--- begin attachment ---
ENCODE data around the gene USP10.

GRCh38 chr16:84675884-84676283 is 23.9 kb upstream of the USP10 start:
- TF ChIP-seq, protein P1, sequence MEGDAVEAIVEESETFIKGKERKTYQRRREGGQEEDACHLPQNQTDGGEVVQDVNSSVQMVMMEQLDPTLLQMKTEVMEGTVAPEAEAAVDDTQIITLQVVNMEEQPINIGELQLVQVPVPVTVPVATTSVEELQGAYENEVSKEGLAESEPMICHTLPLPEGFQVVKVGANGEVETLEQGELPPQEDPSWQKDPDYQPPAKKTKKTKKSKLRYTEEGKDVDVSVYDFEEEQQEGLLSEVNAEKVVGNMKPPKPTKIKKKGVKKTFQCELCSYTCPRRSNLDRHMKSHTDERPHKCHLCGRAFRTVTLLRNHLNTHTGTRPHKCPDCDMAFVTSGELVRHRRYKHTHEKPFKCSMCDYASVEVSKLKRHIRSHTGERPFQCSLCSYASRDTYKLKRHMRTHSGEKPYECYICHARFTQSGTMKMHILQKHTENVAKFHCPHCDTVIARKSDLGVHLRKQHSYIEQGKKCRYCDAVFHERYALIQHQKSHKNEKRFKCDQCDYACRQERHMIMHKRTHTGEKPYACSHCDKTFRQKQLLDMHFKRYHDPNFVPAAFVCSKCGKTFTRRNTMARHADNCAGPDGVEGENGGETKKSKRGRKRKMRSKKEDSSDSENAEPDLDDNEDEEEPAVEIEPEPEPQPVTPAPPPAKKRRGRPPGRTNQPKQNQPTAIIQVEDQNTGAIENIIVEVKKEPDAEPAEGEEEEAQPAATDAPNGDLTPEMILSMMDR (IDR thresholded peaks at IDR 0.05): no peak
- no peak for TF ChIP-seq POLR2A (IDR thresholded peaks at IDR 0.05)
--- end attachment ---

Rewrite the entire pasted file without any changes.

ENCODE data around the gene USP10.

GRCh38 chr16:84675884-84676283 is 23.9 kb upstream of the USP10 start:
- TF ChIP-seq, protein P1, sequence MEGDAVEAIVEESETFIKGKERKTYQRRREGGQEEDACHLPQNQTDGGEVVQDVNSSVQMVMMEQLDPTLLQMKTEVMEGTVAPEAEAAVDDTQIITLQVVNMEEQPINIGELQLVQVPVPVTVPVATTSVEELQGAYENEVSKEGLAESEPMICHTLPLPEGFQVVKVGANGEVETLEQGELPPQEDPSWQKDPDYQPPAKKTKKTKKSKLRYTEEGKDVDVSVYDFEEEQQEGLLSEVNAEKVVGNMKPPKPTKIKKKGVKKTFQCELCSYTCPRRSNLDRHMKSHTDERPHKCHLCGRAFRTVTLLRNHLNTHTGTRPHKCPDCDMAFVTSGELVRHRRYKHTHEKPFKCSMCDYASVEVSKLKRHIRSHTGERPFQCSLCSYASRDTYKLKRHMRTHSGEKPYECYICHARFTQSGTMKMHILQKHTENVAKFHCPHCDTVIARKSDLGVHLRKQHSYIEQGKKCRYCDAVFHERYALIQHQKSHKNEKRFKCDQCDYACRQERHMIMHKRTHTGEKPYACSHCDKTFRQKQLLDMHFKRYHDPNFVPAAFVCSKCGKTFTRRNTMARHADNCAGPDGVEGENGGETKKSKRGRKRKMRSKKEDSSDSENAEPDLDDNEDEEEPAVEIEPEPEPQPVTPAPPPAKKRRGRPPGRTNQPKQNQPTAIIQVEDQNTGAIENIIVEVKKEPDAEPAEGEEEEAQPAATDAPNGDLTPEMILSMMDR (IDR thresholded peaks at IDR 0.05): no peak
- no peak for TF ChIP-seq POLR2A (IDR thresholded peaks at IDR 0.05)